Portland and Westmoreland Places

Portland and Westmoreland Places is a historic district in the Central West End neighborhood of St. Louis, Missouri. It is adjacent to the northeast corner of Forest Park. The district consists of 94 houses built circa 1890 to 1960. A wide variety of architectural styles are represented, including some of the finest examples of late nineteenth and early twentieth century architecture in the city.[2]

Portland and Westmoreland Places
Portland Place, St Louis.jpg
View down Portland Place, a part of Portland and Westmoreland Places historic district
Portland and Westmoreland Places is located in St. Louis
Portland and Westmoreland Places
Portland and Westmoreland Places is located in Missouri
Portland and Westmoreland Places
Portland and Westmoreland Places is located in the United States
Portland and Westmoreland Places
LocationNE corner of Forest Park, St. Louis, Missouri
Coordinates38°38′48″N 90°16′10″W / 38.64667°N 90.26944°W / 38.64667; -90.26944Coordinates: 38°38′48″N 90°16′10″W / 38.64667°N 90.26944°W / 38.64667; -90.26944
Area66.3 acres (26.8 ha)
Built1888 (1888)
Architectural styleLate 19th And 20th Century Revivals, Colonial Revival, Late Victorian
NRHP reference No.74002276[1]
Added to NRHPFebruary 12, 1974

The district includes houses along Portland Place and Westmoreland Place between Union Boulevard on the west and North Kingshighway Boulevard to the east.[2] The district was added to the National Register of Historic Places in 1974.[1]

Due to a quirk of the time period, a number of the streets are private streets rather than public ones. In the late 1800s, when the city government of St. Louis had not yet adopted a policy of aggressively paving streets, homeowners in the area privately paved the roads at their own expense, but also allowed them the right of exclusion on them.[3] The result was something similar to a "gated community", albeit not entirely, as some public road access still exists. Additionally, under the reign of St. Louis mayor Vincent Schoemehl, various city streets were blocked to create more isolated cul-de-sacs during a time of population decline for the city; while many of these changes were eventually undone, these changes tended to persist more in wealthy communities such as Portland and Westmoreland Places.[3]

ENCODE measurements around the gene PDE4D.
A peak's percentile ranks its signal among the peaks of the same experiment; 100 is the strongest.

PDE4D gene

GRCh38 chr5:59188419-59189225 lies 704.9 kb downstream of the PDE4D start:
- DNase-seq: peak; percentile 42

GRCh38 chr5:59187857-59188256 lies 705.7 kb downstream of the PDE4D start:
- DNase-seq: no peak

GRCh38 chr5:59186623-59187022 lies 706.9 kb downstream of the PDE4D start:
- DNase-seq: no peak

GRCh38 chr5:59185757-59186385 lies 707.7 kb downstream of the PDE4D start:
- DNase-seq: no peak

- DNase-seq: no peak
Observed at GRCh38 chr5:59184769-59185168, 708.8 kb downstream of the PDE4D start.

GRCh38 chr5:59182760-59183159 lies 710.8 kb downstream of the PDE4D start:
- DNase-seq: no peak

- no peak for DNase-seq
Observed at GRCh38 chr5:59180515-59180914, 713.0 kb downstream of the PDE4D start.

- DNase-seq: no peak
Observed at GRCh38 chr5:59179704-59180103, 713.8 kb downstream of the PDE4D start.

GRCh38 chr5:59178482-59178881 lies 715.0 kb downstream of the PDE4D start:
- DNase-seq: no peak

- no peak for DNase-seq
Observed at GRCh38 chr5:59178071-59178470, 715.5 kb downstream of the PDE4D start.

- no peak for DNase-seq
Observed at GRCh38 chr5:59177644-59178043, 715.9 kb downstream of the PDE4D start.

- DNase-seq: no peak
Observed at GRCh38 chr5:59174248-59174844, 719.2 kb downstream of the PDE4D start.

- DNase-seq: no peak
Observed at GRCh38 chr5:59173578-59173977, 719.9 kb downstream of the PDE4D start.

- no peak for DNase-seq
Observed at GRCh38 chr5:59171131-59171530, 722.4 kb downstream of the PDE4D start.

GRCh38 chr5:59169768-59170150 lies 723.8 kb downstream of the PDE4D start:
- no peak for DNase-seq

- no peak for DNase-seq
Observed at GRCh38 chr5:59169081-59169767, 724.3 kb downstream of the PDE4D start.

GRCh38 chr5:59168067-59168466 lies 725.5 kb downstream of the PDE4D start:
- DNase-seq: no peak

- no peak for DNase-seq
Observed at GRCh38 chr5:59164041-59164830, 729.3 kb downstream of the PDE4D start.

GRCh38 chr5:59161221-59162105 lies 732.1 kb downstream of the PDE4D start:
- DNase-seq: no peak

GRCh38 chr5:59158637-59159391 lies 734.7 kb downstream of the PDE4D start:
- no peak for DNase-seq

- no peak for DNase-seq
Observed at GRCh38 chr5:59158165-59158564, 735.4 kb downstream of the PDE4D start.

2020 gun-toting incidentEdit

 
Portland Place couple filmed brandishing firearms

In the wake of the murder of George Floyd, on June 28 around 500 protesters marched to Mayor Lyda Krewson's house. They used the private street Portland Place to try and cut through to hers a couple blocks away. Two residents, Mark and Patricia McCloskey, pointed guns at the protesters, and a video of them doing so went viral, being retweeted by President Donald Trump.[4][5][6][7][8]

On July 20, the couple were each charged with one count of unlawful use of a weapon, a felony.[9]

ReferencesEdit

  1. ^ a b "National Register Information System". National Register of Historic Places. National Park Service. July 9, 2010.
  2. ^ a b Stephen J. Raiche (April 20, 1973). "National Register of Historic Places Inventory - Nomination Form: Portland and Westmoreland Places" (PDF). Missouri Department of Natural Resources State Historic Preservation Office. Retrieved October 5, 2015. Includes a map of the district.
  3. ^ a b How St. Louis' History of Private Streets Led to a Gun-Brandishing Couple
  4. ^ "St. Louis couple pulls firearms on protesters cutting through their private street". CNN. June 29, 2020.
  5. ^ Pengelly, Martin; Beckett, Lois (June 29, 2020). "Trump retweets video of white St Louis couple pointing guns at protesters". The Guardian.
  6. ^ "St. Louis Couple Point Guns at Protesters Headed to Mayor's House". Associated Press. June 29, 2020. Archived from the original on June 29, 2020. Retrieved June 30, 2020.
  7. ^ Walker, Alissa (June 29, 2020). "How St. Louis' History of Private Streets Led to a Gun-Brandishing Couple".
  8. ^ "St. Louis couple who pointed guns at protesters saw threat by 'bad actors,' lawyer says; protester says he feared 'bloodbath'". St Louis, Missouri: St. Louis Post Dispatch. June 30, 2020. Retrieved June 30, 2020.
  9. ^ "McCloskeys charged with felonies for waving guns during protests".